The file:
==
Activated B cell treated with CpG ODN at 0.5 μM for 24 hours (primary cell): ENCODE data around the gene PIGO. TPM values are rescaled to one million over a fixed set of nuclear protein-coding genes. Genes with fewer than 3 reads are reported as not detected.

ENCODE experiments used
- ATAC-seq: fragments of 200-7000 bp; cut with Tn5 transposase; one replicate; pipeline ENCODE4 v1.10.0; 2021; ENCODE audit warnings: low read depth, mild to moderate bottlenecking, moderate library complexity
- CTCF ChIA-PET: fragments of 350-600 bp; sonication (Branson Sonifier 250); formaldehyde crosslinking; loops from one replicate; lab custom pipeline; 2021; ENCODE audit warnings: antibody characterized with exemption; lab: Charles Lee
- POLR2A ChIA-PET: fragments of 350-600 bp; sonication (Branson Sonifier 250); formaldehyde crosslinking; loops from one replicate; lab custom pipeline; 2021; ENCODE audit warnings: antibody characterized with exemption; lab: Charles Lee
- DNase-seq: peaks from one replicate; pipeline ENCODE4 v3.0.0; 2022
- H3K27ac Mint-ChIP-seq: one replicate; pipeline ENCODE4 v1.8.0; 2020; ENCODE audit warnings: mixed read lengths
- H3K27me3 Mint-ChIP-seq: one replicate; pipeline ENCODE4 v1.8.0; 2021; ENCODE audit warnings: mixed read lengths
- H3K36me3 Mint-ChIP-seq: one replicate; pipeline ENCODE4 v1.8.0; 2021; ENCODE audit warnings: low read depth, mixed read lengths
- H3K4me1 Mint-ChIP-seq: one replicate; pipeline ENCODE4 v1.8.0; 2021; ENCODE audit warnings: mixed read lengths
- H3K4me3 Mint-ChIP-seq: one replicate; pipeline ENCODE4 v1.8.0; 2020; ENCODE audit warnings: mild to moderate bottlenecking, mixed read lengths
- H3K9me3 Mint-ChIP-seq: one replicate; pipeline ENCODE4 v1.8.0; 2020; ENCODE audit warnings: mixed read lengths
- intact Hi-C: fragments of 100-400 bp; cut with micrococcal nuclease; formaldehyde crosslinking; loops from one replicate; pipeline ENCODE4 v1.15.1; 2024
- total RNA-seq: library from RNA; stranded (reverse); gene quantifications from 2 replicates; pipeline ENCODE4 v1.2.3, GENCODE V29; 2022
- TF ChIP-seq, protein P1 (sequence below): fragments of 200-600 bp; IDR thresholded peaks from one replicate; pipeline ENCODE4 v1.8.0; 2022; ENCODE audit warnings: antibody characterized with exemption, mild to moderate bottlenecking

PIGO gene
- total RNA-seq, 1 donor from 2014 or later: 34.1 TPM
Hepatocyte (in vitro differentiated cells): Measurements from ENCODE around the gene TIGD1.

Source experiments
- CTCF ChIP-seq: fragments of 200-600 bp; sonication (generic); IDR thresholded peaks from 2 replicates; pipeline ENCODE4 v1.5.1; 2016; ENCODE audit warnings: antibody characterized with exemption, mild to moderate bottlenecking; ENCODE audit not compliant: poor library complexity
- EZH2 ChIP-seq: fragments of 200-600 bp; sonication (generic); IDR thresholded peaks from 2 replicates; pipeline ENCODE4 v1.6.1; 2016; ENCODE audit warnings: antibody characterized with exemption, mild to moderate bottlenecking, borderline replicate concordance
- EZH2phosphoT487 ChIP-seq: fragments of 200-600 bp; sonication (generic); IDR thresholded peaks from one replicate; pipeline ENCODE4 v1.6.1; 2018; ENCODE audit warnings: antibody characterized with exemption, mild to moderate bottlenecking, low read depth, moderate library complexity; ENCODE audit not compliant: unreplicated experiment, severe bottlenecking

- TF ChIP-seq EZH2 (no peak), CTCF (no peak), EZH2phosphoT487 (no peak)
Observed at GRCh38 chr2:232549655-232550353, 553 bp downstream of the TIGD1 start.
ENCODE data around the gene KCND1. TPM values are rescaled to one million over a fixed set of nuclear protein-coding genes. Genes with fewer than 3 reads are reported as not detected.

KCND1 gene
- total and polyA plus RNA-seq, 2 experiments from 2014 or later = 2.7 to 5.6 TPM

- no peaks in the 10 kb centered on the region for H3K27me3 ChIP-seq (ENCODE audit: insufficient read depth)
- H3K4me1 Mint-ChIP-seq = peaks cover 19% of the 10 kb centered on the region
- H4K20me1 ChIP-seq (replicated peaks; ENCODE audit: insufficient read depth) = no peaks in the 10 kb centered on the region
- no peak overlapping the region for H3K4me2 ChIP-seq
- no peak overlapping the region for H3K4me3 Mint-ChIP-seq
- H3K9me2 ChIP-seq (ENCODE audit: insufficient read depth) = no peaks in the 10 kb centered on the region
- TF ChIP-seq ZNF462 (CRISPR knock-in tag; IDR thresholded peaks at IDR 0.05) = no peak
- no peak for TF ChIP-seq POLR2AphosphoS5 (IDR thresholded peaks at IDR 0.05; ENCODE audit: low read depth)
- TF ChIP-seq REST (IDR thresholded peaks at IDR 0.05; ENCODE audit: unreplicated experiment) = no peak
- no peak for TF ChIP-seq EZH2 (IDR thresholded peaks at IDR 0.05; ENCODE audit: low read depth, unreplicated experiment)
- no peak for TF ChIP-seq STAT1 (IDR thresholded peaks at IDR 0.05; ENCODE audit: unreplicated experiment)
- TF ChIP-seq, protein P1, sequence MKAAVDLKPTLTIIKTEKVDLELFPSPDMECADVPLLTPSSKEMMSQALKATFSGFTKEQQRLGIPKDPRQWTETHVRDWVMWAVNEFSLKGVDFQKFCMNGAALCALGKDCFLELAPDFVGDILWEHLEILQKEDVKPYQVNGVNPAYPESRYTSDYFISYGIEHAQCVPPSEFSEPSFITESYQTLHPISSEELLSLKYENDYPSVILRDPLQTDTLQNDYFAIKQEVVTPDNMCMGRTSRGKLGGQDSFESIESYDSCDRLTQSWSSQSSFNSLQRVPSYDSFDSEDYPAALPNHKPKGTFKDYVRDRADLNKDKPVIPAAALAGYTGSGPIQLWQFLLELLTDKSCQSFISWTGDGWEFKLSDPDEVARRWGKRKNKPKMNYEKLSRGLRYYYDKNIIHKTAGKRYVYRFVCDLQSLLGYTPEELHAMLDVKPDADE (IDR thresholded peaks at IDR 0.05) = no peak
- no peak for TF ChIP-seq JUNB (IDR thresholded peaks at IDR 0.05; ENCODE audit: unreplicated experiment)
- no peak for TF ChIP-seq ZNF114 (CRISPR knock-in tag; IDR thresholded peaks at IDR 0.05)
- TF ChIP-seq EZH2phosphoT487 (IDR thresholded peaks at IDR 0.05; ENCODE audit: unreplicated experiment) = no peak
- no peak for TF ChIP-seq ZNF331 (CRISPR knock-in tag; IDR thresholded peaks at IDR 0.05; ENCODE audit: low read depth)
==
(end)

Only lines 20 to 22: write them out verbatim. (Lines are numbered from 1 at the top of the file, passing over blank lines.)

- CTCF ChIP-seq: fragments of 200-600 bp; sonication (generic); IDR thresholded peaks from 2 replicates; pipeline ENCODE4 v1.5.1; 2016; ENCODE audit warnings: antibody characterized with exemption, mild to moderate bottlenecking; ENCODE audit not compliant: poor library complexity
- EZH2 ChIP-seq: fragments of 200-600 bp; sonication (generic); IDR thresholded peaks from 2 replicates; pipeline ENCODE4 v1.6.1; 2016; ENCODE audit warnings: antibody characterized with exemption, mild to moderate bottlenecking, borderline replicate concordance
- EZH2phosphoT487 ChIP-seq: fragments of 200-600 bp; sonication (generic); IDR thresholded peaks from one replicate; pipeline ENCODE4 v1.6.1; 2018; ENCODE audit warnings: antibody characterized with exemption, mild to moderate bottlenecking, low read depth, moderate library complexity; ENCODE audit not compliant: unreplicated experiment, severe bottlenecking